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"The End" is a song by the American rock band The Doors. Its lyrics were written by lead singer Jim Morrison. He originally wrote the song about breaking up with his girlfriend Mary Werbelow,[6] but it evolved through months of performances at Los Angeles' Whisky a Go Go into a nearly 12-minute track on their self-titled debut album. It was first released on January 4, 1967.[1] The song was recorded live in the studio with no overdubbing.[7] Two takes were done and it has been held that the second take is the one that was issued.[8] However, it has been speculated that the issued version of the song is an edit of both takes, with at least one splice.[9] The band would perform the song to close their last live performance as a foursome on December 12, 1970, at The Warehouse in New Orleans.

"The End"
Song by The Doors
from the album The Doors
ReleasedJanuary 4, 1967[1]
RecordedAugust 1966
StudioSunset Sound Recorders, Hollywood, California
The Doors track listing
  1. "Break On Through (To the Other Side)"
  2. "Soul Kitchen"
  3. "The Crystal Ship"
  4. "Twentieth Century Fox"
  5. "Alabama Song (Whisky Bar)"
  6. "Light My Fire"
  7. "Back Door Man"
  8. "I Looked at You"
  9. "End of the Night"
  10. "Take It as It Comes"
  11. "The End"



In 1969, Morrison stated:

[E]very time I hear that song, it means something else to me. I really don't know what I was trying to say. It just started out as a simple goodbye song...Probably just to a girl, but I could see how it could be goodbye to a kind of childhood. I really don't know. I think it's sufficiently complex and universal in its imagery that it could be almost anything you want it to be.[10]

Promotional photo of the Doors in late 1966, a few months after recording “The End” in August

Interviewed by Lizze James, he pointed out the meaning of the verse "My only friend, the End":

Sometimes the pain is too much to examine, or even tolerate... That doesn't make it evil, though – or necessarily dangerous. But people fear death even more than pain. It's strange that they fear death. Life hurts a lot more than death. At the point of death, the pain is over. Yeah – I guess it is a friend...[11]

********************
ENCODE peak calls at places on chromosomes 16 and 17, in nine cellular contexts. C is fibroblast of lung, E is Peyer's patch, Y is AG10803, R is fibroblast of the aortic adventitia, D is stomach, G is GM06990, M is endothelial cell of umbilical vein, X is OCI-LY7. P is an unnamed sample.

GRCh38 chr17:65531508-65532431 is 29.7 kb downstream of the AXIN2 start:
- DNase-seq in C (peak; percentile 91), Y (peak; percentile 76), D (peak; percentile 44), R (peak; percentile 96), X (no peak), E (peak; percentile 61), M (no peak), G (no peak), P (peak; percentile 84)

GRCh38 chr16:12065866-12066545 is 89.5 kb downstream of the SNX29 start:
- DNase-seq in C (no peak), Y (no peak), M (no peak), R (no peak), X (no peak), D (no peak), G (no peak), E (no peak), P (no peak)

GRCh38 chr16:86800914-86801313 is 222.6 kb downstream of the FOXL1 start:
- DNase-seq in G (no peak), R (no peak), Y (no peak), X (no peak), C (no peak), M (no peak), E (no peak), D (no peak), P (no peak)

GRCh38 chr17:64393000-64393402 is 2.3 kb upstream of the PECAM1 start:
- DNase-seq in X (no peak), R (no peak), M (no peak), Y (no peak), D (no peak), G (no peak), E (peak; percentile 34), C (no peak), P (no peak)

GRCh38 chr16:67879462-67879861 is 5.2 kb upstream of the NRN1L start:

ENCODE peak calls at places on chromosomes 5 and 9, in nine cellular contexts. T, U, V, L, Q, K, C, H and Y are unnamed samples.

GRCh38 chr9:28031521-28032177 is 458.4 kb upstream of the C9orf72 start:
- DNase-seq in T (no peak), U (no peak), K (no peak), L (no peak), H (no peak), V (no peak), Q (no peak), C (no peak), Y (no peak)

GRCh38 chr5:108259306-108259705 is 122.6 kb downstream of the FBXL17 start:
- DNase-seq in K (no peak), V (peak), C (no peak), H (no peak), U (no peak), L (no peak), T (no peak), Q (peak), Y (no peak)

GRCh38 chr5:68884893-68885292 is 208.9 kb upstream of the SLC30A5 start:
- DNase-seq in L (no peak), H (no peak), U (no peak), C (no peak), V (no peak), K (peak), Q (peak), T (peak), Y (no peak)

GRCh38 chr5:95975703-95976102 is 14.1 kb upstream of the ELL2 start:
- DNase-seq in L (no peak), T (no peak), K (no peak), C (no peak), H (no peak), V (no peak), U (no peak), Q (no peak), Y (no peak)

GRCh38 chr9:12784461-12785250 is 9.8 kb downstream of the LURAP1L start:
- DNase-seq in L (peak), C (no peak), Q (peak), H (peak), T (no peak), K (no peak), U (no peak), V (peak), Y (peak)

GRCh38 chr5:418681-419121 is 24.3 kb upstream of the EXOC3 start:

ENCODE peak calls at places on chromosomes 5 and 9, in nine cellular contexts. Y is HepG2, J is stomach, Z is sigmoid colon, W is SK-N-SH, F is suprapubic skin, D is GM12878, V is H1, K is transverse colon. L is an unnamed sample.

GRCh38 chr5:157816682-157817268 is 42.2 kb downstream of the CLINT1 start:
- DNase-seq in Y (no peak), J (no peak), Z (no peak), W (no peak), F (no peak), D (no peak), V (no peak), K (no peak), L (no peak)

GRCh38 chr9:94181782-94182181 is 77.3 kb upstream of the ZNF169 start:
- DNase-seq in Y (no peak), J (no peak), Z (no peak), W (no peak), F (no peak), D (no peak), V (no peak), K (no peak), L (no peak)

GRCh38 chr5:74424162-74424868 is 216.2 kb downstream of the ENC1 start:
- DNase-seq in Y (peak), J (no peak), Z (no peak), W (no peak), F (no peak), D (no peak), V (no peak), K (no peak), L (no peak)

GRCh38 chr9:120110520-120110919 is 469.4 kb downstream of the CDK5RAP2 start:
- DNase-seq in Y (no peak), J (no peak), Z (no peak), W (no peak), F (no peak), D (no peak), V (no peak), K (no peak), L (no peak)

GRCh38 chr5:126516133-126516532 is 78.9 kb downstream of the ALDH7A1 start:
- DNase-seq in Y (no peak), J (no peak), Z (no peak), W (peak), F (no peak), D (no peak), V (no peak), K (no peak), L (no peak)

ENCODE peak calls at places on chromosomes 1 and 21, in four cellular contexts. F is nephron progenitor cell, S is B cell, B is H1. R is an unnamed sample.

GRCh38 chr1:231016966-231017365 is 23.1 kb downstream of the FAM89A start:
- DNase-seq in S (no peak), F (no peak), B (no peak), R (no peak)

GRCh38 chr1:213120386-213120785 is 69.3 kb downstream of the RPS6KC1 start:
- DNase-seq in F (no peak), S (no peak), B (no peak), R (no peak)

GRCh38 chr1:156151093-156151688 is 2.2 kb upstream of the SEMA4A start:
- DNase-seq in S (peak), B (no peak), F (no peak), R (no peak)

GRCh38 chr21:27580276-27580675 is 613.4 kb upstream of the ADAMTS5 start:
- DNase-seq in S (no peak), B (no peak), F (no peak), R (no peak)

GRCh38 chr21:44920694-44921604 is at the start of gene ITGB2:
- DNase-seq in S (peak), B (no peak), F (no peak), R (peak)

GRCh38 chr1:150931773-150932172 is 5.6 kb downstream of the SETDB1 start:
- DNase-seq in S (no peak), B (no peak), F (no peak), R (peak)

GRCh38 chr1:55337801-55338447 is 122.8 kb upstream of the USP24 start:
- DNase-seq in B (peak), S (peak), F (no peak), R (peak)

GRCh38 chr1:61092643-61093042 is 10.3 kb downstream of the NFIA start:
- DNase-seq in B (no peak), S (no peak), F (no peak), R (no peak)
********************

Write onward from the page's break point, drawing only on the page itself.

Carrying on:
Shortly past the midpoint of the nearly 12-minute-long album version, the song enters a spoken word section with the words, "The killer awoke before dawn/he put his boots on..." That section of the song reaches a dramatic climax with the lines, "Father / Yes son? / I want to kill you / Mother, I want to ..." (with the next words screamed out unintelligibly)[12] Morrison had worked on a student production of Oedipus Rex at Florida State University.[13] Ray Manzarek, the former keyboard player of the Doors, explained:

He was giving voice in a rock 'n' roll setting to the Oedipus complex, at the time a widely discussed tendency in Freudian psychology. He wasn't saying he wanted to do that to his own mom and dad. He was re-enacting a bit of Greek drama. It was theatre![14]

In John Densmore's autobiography Riders on the Storm, he recalls when Morrison explained the meaning:

At one point Jim said to me during the recording session, and he was tearful, and he shouted in the studio, 'Does anybody understand me?' And I said yes, I do, and right then and there we got into a long discussion and Jim just kept saying over and over kill the father, fuck the mother, and essentially boils down to this, kill all those things in yourself which are instilled in you and are not of yourself, they are alien concepts which are not yours, they must die. Fuck the mother is very basic, and it means get back to essence, what is reality, what is, fuck the mother is very basically mother, mother-birth, real, you can touch it, it's nature, it can't lie to you. So what Jim says at the end of the Oedipus section, which is essentially the same thing that the classic says, kill the alien concepts, get back reality, the end of alien concepts, the beginning of personal concepts.[15]